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Will anyone be able to tell if I have a period?

“My daughter was convinced people could tell she was having her period just by looking at her. We were driving at the time and I remember pointing out women waiting at the bus stop, walking down the street, and saying that many of them might be on their period, and you simply couldn’t know. The only way anyone would know she was having her period was if she chose to tell them.” Louise

Is it true I’ll smell?

“I admit I had never heard that one, but my daughter was really paranoid about the smell issue, perhaps because she went to a mixed school. I think I’ve convinced her there is no way she smells, as long as she showers or baths every day and changes her sanitary pad or towel every few hours. I hope I’ve persuaded her that all those vaginal sprays are totally unnecessary, can even make you itchy, and perpetuate neuroses.” Fiona

What if period blood leaks onto my clothes?

“My daughter was obsessed by the horror of this, because a girl in her year had got up from an exam with a patch on the seat of her summer uniform dress.  I said that was really bad luck, but if that ever happened to her she would just need to tie a sweatshirt round her waist until she could change. I said the important thing was to be prepared so she should keep a supply of tampons in her school locker and a spare pair of pants in her bag. I said it was a good idea not to wear light coloured clothes during a period, just in case she had a small leakage.” Avril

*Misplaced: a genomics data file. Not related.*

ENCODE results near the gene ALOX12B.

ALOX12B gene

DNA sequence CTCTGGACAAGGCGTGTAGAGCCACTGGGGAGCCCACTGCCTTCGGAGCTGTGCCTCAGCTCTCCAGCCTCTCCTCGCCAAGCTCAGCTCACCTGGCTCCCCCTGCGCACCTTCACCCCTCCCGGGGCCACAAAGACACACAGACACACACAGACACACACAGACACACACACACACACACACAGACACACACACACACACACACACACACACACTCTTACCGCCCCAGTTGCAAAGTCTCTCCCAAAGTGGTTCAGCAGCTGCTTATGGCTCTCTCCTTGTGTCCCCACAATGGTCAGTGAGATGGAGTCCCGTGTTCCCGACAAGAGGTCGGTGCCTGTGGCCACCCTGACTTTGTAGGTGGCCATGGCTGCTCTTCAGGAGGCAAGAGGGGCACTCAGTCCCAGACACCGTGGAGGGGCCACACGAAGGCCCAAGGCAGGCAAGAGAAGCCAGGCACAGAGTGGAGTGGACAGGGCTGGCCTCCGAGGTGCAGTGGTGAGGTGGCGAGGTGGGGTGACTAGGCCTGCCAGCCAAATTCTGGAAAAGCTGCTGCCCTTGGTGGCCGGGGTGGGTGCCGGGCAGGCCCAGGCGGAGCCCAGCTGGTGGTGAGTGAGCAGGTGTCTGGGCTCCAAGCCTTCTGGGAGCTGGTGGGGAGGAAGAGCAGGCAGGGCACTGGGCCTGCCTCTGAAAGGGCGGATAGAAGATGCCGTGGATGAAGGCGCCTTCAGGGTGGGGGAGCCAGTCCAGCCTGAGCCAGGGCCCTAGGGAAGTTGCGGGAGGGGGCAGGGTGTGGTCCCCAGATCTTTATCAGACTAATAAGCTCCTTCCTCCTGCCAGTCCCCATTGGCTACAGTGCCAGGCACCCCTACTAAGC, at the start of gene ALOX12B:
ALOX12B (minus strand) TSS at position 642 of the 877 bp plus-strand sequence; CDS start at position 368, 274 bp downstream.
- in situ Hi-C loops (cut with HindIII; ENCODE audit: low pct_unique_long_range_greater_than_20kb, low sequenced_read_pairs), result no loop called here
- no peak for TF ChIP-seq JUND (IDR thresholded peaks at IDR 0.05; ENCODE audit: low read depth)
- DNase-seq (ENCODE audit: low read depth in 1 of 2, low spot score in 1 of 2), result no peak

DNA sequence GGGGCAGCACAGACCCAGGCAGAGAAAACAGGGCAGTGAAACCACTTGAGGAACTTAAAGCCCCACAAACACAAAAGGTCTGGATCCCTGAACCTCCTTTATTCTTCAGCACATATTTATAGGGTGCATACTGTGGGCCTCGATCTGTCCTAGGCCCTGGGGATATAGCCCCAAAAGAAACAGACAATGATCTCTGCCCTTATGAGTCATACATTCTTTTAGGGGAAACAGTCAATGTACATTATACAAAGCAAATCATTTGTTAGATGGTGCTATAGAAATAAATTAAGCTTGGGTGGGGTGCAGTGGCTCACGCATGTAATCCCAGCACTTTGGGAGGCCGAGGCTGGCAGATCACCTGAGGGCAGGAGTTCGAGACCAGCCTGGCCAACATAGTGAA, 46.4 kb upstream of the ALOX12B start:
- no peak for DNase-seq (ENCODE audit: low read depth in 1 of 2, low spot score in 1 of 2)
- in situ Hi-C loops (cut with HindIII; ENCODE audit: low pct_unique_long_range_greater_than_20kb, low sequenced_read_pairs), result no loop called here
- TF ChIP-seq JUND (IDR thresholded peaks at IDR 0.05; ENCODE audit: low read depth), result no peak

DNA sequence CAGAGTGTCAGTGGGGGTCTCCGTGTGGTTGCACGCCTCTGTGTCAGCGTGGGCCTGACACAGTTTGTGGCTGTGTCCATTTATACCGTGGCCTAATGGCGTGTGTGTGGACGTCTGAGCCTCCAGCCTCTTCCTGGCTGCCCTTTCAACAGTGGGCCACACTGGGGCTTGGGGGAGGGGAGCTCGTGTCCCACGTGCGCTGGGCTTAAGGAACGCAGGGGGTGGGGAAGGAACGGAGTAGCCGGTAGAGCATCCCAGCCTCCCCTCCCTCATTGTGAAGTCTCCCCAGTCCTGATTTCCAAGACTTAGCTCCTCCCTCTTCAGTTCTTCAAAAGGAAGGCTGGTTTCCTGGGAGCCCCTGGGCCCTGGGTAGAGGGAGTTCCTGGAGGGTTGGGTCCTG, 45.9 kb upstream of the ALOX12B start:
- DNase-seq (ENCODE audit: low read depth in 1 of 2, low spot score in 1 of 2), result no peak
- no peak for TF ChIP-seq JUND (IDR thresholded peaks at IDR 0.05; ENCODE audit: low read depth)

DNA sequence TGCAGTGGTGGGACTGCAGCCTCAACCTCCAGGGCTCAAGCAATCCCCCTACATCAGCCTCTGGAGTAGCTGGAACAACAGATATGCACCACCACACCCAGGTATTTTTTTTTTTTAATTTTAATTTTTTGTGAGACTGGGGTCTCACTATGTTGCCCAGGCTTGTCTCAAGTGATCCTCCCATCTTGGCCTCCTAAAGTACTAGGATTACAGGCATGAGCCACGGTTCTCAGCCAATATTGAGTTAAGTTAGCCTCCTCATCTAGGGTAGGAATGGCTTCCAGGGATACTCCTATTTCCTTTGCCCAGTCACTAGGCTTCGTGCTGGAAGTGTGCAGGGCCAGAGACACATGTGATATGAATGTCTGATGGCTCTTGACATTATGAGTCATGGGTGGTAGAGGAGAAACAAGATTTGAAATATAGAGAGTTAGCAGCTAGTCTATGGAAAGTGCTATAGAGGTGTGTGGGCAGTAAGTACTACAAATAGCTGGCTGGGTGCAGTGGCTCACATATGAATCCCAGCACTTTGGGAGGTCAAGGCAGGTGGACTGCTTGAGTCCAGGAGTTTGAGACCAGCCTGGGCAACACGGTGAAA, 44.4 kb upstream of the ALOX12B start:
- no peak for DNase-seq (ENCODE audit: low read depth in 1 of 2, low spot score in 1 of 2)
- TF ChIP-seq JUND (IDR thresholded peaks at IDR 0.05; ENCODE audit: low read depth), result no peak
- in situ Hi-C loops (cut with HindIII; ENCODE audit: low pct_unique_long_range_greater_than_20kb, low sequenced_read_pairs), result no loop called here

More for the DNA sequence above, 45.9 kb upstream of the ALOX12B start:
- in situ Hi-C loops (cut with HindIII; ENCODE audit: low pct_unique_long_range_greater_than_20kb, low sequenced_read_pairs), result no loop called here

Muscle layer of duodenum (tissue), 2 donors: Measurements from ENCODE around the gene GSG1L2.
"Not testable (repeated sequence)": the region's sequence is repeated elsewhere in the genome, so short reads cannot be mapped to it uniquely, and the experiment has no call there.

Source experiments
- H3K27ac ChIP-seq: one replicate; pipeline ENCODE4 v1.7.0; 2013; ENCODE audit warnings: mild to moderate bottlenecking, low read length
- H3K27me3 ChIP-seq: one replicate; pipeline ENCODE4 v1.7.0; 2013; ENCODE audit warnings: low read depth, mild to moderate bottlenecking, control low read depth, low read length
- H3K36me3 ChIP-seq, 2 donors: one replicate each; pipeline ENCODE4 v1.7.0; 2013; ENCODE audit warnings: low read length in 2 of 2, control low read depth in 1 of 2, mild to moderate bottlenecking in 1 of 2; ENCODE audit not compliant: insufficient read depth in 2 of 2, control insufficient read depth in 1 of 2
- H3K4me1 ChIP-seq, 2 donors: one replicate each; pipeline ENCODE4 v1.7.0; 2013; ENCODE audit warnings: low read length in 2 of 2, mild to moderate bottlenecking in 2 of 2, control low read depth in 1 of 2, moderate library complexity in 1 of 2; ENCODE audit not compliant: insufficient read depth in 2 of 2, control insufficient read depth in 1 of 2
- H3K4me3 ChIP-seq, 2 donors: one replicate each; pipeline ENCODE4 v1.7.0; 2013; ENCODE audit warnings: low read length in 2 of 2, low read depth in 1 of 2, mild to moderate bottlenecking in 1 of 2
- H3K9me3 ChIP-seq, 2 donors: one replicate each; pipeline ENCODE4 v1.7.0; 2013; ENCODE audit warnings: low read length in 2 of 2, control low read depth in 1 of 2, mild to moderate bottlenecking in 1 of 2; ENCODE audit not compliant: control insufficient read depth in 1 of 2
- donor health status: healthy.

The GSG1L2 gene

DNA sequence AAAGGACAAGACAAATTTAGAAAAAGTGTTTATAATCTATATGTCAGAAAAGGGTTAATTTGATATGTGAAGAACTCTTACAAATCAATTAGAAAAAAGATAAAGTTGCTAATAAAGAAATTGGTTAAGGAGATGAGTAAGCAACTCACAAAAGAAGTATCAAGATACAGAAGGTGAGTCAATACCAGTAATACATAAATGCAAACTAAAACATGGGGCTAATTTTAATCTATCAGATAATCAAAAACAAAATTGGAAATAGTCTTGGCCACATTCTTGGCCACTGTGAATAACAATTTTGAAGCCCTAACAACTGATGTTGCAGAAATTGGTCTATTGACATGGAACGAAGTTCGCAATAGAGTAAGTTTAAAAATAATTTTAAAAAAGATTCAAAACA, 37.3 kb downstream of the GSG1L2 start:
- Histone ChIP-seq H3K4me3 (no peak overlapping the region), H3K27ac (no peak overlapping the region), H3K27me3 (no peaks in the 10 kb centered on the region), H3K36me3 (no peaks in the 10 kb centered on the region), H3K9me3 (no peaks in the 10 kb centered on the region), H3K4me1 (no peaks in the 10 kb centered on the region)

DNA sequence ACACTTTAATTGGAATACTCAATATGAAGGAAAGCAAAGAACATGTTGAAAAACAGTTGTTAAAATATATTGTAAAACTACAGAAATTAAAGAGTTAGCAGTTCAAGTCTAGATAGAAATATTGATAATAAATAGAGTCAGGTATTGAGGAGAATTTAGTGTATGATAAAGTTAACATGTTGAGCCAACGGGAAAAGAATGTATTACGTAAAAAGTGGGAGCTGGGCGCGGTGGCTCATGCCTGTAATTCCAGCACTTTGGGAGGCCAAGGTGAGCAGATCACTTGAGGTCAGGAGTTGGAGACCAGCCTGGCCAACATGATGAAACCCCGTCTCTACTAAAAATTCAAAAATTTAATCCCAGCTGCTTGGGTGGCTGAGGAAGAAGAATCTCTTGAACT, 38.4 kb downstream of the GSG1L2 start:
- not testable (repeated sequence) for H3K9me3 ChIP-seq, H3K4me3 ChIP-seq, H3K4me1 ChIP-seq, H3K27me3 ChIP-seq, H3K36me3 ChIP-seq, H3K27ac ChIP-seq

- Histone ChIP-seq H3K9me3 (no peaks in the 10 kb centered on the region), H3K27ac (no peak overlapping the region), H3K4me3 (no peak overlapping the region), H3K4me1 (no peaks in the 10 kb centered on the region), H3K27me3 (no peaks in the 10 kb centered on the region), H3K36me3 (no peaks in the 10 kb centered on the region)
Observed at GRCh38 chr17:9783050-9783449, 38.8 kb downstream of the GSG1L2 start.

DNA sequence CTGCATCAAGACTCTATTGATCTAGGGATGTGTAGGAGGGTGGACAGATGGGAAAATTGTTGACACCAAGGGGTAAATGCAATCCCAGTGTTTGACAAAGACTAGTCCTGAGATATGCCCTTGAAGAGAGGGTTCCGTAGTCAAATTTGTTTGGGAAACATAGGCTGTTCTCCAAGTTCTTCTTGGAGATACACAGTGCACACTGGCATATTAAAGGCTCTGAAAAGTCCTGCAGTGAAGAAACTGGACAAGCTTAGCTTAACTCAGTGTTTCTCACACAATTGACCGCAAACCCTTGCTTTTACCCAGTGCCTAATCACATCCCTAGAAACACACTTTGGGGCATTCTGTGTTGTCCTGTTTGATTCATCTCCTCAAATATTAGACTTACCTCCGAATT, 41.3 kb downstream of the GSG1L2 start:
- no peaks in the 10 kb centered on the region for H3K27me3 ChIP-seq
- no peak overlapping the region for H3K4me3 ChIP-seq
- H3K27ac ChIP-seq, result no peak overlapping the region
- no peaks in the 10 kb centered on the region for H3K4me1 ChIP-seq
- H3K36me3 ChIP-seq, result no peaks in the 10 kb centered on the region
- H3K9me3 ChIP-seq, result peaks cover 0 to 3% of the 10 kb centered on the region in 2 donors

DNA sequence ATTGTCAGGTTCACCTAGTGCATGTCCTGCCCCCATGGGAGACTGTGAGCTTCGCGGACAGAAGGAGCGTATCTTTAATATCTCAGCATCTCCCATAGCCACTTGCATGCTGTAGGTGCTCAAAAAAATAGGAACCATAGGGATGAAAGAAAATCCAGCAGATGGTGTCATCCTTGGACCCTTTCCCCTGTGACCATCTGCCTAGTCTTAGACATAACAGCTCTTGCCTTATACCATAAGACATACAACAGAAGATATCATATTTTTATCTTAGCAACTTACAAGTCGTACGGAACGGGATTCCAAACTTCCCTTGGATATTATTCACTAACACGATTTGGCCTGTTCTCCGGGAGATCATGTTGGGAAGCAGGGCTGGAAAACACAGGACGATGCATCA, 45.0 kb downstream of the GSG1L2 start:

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How can I do PE or go swimming if I have my period?

“We had to have a lot of talks about how having a period didn’t turn you into an invalid, that you can do anything you normally would while on your period. I was surprised how many girls used having their period to get out of PE lessons, so my daughter had thought that was the norm.” Sophie

 What do I do with my used tampon or sanitary pad?

“I had totally forgotten to explain what to do to my daughter, so she had just been throwing used sanitary pads in the open bathroom bin, which was pretty gross. On the one hand, I was quite pleased she was so unembarrassed and upfront about it, but I had to tell her that out of politeness for the rest of the family and when she was at a friend’s house or using a public loo, she had to dispose of it discreetly. That meant wrapping it in loo roll or a nappy or dog bag and putting it in the bin or disposing of it later. Kate

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Why didn’t you tell me periods hurt so much?

“My daughter was completely pole-axed by periods. She bled very heavily for two weeks in four and had terrible stomach aches. Paracetamol, hot water bottles, baths, didn’t make much difference.  After a few months, I took her to the GP and she diagnosed ‘menorrhagia’ - heavy, painful periods - and put her on the pill to regulate them. It’s made a huge difference to her health and happiness. I think it’s important to tell girls that periods are perfectly normal and natural, but from our experience I think girls shouldn’t be given the impression that they’re weak and wimpy if periods really affect them. Retrospectively, I wish I’d talked about how all women are different. Aimee

Can I get pregnant if I’m on my period?

“That was an unexpected question for me. I had to double check I’d got it right with some googling but the short answer: Yes, you can, so don’t have unprotected sex, especially at your age! Turns out sperm can hang around for days, which gives them an opportunity to wiggle in at the tail end of your period.” Mandy